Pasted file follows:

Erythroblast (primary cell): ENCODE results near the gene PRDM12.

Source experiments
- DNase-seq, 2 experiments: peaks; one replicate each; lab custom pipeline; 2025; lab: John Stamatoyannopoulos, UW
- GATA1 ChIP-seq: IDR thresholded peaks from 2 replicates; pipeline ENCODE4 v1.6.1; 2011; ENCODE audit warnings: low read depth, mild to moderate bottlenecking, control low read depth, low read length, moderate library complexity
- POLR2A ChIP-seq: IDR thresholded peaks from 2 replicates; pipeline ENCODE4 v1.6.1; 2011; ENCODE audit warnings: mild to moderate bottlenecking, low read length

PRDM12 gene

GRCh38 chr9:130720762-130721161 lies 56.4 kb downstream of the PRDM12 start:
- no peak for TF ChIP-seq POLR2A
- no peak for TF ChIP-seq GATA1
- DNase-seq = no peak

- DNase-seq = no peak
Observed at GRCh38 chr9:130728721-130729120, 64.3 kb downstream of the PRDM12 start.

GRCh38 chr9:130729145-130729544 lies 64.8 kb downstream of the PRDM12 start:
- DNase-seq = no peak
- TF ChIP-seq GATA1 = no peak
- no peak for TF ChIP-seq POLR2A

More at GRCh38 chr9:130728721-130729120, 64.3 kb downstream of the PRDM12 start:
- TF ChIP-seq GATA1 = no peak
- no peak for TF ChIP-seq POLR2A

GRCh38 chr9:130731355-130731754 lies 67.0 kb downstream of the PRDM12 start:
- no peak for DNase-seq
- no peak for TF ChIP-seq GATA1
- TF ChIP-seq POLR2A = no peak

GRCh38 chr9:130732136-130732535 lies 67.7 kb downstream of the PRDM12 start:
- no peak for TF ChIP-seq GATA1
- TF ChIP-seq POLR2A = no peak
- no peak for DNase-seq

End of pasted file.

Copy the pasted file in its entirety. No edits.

Erythroblast (primary cell): ENCODE results near the gene PRDM12.

Source experiments
- DNase-seq, 2 experiments: peaks; one replicate each; lab custom pipeline; 2025; lab: John Stamatoyannopoulos, UW
- GATA1 ChIP-seq: IDR thresholded peaks from 2 replicates; pipeline ENCODE4 v1.6.1; 2011; ENCODE audit warnings: low read depth, mild to moderate bottlenecking, control low read depth, low read length, moderate library complexity
- POLR2A ChIP-seq: IDR thresholded peaks from 2 replicates; pipeline ENCODE4 v1.6.1; 2011; ENCODE audit warnings: mild to moderate bottlenecking, low read length

PRDM12 gene

GRCh38 chr9:130720762-130721161 lies 56.4 kb downstream of the PRDM12 start:
- no peak for TF ChIP-seq POLR2A
- no peak for TF ChIP-seq GATA1
- DNase-seq = no peak

- DNase-seq = no peak
Observed at GRCh38 chr9:130728721-130729120, 64.3 kb downstream of the PRDM12 start.

GRCh38 chr9:130729145-130729544 lies 64.8 kb downstream of the PRDM12 start:
- DNase-seq = no peak
- TF ChIP-seq GATA1 = no peak
- no peak for TF ChIP-seq POLR2A

More at GRCh38 chr9:130728721-130729120, 64.3 kb downstream of the PRDM12 start:
- TF ChIP-seq GATA1 = no peak
- no peak for TF ChIP-seq POLR2A

GRCh38 chr9:130731355-130731754 lies 67.0 kb downstream of the PRDM12 start:
- no peak for DNase-seq
- no peak for TF ChIP-seq GATA1
- TF ChIP-seq POLR2A = no peak

GRCh38 chr9:130732136-130732535 lies 67.7 kb downstream of the PRDM12 start:
- no peak for TF ChIP-seq GATA1
- TF ChIP-seq POLR2A = no peak
- no peak for DNase-seq